A colleague at another institution has a postdoc with whom I have interacted from time to time. My colleague's research interests are very broad, and this particular postdoc's research field is quite different from mine. Nevertheless, when I work with this colleague or when we attend the same conference, I also interact with the postdoc. As part of a research group of 4-6 people, we talk about Science, have dinner in conference cities etc.
I have always found this young man to be extremely nice, friendly, respectful, funny, and interesting. He works hard, cares a lot about his research, and is curious about research topics beyond his own specific field. In short, I like him personally and have been very impressed with his work.
Recently, however, I found out that this young man systematically offends, alienates, and/or harasses the female postdocs in his research group and in associated research groups. One by one, these women have complained to my colleague as each one has encountered the postdoc. This was not some organized effort to complain; in fact, some of these women are at different institutions, working on different projects, and have never met each other. This postdoc seems to have a perfect record of offensive behavior towards his peers who are female.
This shocked me. My assumption, which was clearly flawed, was that I would be able to detect such traits in a person, even if they were respectful to me because I am older and a professor. I assumed that anyone who was so dysfunctional in their professional relationships with women would not distinguish based on age and position but would have a more systematic problem with women.
It's possible that I could be oblivious to some clues, but I have thought a lot about this, and have spent some time with this young man after learning about his disturbing behavior. I see absolutely no sign that he is being insincere in his respect for me. All my other colleagues involved in the research project that tangentially relates to this postdoc's research are male, and I see no difference in how he interacts with them vs. me. When it comes to interacting with his peers, however, he clearly has a major problem, although I have never seen him in action, perhaps owing to the all-male (but me) nature of the research group subset in which I interact with him (and because, according to my colleague, he reserves his most offensive behavior for times when senior professors are not around).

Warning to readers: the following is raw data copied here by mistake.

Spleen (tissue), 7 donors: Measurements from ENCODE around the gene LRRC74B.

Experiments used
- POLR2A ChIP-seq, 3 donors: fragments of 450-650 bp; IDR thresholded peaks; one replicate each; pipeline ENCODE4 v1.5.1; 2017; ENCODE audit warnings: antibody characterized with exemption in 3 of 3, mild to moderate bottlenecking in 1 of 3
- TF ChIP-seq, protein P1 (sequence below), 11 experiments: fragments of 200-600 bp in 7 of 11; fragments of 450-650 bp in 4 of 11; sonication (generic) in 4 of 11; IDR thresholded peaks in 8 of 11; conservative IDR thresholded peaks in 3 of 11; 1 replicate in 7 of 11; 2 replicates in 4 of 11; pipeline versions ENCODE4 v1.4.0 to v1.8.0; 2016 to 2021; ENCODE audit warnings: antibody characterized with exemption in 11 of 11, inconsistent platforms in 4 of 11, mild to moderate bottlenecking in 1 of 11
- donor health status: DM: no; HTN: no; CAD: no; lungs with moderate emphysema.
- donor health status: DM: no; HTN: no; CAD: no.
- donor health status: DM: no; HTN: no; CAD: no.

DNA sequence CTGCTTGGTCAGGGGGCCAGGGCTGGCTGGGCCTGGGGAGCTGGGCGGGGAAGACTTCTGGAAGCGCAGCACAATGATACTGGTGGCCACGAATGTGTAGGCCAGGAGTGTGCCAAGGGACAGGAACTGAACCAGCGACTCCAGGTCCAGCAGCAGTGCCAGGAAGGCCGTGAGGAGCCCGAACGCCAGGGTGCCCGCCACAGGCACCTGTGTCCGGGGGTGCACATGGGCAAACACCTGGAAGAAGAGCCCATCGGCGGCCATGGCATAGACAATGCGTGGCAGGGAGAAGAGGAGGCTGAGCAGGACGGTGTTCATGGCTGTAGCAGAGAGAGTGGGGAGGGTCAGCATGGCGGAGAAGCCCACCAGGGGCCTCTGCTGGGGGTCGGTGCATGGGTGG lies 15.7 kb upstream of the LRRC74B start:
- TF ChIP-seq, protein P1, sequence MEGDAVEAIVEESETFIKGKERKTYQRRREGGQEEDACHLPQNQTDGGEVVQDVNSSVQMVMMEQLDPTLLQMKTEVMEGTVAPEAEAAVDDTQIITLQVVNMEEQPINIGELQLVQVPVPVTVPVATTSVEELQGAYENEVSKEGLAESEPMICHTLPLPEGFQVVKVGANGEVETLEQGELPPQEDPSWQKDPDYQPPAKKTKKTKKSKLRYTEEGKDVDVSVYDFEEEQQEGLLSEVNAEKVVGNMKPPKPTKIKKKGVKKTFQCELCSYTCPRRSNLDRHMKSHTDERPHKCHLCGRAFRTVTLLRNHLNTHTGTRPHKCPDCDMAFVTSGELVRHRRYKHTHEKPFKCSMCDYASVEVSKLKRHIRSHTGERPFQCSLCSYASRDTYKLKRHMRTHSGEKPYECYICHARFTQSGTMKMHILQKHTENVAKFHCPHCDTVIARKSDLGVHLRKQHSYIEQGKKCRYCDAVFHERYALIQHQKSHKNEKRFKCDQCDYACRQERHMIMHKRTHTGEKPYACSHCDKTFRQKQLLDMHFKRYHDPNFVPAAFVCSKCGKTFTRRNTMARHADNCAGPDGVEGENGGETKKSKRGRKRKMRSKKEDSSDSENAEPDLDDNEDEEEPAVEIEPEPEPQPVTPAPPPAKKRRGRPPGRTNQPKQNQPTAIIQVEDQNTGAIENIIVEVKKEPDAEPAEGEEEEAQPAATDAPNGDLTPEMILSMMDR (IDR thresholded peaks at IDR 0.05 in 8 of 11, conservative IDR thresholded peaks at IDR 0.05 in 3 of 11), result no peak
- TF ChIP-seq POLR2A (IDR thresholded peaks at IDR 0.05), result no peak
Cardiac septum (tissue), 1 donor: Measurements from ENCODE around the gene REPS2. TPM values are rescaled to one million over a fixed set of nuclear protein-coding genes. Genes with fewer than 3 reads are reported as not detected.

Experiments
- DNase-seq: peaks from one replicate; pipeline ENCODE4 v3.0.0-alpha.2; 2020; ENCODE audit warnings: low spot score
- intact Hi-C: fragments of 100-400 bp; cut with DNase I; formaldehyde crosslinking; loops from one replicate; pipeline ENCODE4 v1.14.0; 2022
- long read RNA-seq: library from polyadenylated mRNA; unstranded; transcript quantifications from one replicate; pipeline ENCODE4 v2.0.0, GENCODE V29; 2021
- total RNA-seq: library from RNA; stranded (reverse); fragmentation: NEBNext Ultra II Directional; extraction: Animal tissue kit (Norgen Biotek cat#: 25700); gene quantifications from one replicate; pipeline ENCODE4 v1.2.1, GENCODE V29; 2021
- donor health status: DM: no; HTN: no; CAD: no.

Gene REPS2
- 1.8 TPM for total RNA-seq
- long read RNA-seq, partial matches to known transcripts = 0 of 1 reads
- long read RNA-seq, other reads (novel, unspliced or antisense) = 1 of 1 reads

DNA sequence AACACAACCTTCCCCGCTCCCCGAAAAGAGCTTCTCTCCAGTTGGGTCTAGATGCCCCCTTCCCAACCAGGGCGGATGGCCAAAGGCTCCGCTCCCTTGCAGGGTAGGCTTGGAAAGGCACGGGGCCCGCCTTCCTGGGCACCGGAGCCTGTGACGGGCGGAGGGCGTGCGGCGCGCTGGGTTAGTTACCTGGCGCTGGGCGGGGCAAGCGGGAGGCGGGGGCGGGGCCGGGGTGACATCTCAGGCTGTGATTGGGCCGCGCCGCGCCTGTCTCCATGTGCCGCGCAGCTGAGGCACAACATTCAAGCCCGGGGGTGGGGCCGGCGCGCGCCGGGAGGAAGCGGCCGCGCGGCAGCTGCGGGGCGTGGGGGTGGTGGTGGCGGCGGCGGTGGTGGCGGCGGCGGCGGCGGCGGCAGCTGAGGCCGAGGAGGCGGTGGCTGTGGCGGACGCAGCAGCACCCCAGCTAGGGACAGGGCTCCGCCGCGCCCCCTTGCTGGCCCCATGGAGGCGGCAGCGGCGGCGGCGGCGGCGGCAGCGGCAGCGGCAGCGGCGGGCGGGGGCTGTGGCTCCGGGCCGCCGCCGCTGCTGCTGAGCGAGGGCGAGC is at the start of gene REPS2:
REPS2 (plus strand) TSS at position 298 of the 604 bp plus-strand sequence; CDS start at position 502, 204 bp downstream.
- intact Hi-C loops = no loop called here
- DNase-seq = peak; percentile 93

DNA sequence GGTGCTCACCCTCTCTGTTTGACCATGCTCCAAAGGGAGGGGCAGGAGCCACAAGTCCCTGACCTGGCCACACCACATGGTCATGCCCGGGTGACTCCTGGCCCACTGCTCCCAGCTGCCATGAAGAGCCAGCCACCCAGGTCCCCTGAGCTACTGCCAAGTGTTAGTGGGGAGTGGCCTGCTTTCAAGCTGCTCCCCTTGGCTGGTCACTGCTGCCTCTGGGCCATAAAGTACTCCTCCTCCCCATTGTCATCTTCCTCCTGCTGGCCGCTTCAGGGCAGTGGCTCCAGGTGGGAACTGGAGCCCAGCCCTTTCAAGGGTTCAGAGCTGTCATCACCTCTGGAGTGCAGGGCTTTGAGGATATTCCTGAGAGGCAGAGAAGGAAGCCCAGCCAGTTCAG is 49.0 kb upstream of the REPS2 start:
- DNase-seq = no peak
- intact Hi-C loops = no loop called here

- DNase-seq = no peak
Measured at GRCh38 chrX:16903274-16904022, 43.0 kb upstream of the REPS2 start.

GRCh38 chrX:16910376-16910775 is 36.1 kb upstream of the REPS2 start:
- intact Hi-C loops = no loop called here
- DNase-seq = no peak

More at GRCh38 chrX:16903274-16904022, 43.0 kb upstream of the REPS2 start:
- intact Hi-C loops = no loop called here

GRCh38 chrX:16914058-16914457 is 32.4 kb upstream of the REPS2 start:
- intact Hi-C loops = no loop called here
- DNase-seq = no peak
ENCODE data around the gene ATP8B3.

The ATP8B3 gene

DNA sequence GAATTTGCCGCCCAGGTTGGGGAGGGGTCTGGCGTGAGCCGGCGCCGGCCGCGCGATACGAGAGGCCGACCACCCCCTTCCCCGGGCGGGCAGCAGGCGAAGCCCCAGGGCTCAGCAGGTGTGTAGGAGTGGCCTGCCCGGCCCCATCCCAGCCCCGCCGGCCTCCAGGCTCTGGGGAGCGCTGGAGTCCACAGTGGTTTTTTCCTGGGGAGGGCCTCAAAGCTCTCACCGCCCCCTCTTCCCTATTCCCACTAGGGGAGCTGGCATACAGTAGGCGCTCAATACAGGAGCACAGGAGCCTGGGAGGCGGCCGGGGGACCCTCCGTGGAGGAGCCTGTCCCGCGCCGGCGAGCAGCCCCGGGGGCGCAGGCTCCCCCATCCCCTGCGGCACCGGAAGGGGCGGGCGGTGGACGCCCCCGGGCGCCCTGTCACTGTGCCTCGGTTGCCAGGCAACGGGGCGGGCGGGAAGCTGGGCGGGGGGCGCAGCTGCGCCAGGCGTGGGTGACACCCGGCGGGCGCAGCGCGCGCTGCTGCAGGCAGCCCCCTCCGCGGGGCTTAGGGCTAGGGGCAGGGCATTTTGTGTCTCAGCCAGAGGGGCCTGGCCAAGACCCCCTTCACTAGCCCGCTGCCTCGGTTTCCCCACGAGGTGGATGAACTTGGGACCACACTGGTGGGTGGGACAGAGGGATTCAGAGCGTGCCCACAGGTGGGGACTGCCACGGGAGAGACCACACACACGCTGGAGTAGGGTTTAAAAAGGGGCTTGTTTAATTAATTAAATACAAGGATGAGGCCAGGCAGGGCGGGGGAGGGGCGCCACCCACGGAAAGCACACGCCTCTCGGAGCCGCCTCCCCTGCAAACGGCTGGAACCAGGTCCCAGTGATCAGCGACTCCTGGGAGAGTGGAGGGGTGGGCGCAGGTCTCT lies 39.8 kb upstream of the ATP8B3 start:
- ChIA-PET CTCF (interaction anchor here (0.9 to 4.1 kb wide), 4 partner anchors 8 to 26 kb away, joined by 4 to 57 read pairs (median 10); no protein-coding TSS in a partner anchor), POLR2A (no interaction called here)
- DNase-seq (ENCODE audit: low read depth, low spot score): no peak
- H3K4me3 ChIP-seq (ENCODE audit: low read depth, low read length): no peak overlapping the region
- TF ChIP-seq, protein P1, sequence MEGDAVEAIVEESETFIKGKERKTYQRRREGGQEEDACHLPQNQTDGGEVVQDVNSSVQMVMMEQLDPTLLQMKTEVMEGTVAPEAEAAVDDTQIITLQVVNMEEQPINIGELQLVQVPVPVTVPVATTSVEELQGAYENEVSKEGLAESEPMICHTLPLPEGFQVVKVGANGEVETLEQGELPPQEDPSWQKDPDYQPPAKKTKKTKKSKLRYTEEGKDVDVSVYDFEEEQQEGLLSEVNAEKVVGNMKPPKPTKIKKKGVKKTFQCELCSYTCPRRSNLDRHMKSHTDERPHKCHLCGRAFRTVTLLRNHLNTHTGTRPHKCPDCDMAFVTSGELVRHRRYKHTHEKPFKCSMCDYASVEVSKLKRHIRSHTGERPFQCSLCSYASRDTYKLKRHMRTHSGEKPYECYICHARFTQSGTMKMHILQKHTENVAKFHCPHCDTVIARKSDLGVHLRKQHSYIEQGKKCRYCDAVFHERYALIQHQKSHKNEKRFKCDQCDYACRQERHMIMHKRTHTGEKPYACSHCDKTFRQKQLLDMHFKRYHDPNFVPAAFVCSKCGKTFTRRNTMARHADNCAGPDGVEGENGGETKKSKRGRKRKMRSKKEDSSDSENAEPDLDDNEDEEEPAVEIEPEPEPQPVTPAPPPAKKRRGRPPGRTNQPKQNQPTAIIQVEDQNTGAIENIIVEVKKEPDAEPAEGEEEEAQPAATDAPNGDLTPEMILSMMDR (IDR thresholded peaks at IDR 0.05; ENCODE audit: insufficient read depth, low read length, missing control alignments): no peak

His supervisor has thus far dealt with the problem by keeping this postdoc away from projects involving other women scientists. Fortunately and unfortunately, this has not been difficult to arrange.
I told my colleague, however, that I hoped that this is only a short-term solution. His postdoc has to learn how to behave in a professional way towards women of all ages and academic job classifications. My colleague agrees, but is not sure how to accomplish this. My colleague also thinks the problem will be somewhat resolved by the fact that the postdoc's girlfriend, who was living in another country, is now living with him. I personally find it disturbing if this is viewed as a solution to the problem.
A complicating factor is that the half dozen people thus far most involved in this situation and in these discussions come from almost as many different countries, and although we all work together well (with the glaring exception of the problem described here), most of us have limited understanding of how to deal with such problems in the context of each other's different institutions and cultures.
For example, at my institution, I could send this postdoc to a sort of 'sensitivity training' workshop, and my department chair could make the continuation of his position contingent on his not harassing women. This young man has a major problem that he is clearly not solving on his own, so he needs his supervisor (mentor) or institution to step in if at all possible. If there is no structure to do that, however, (as seems to be the case here) then the adviser has to figure something out, although most of us are not well equipped to deal with this type of situation.
Another colleague who is also part of this extended research group thinks that the postdoc's selective sexism makes the situation more insidious than if he were pan-sexist. There is an insidious aspect to it because the selective nature of the postdoc's problem made it difficult to detect, and might lead some people to underestimate or dismiss the problem.
Nevertheless, I remain optimistic that the problem can be solved if it is dealt with aggressively but constructively. I do not believe that this young man is a hard-core sexist who will never change, but his supervisor and all of us who care about the situation have to make it clear that to the postdoc his future career as an academic depends on his changing his behavior towards women.
Question: Can peer sexists be reformed? That is, without knowing more details of the people or the situation, do you share my optimism or do you think that sexists, even of the selective sort, have a deep problem that probably can't be fixed?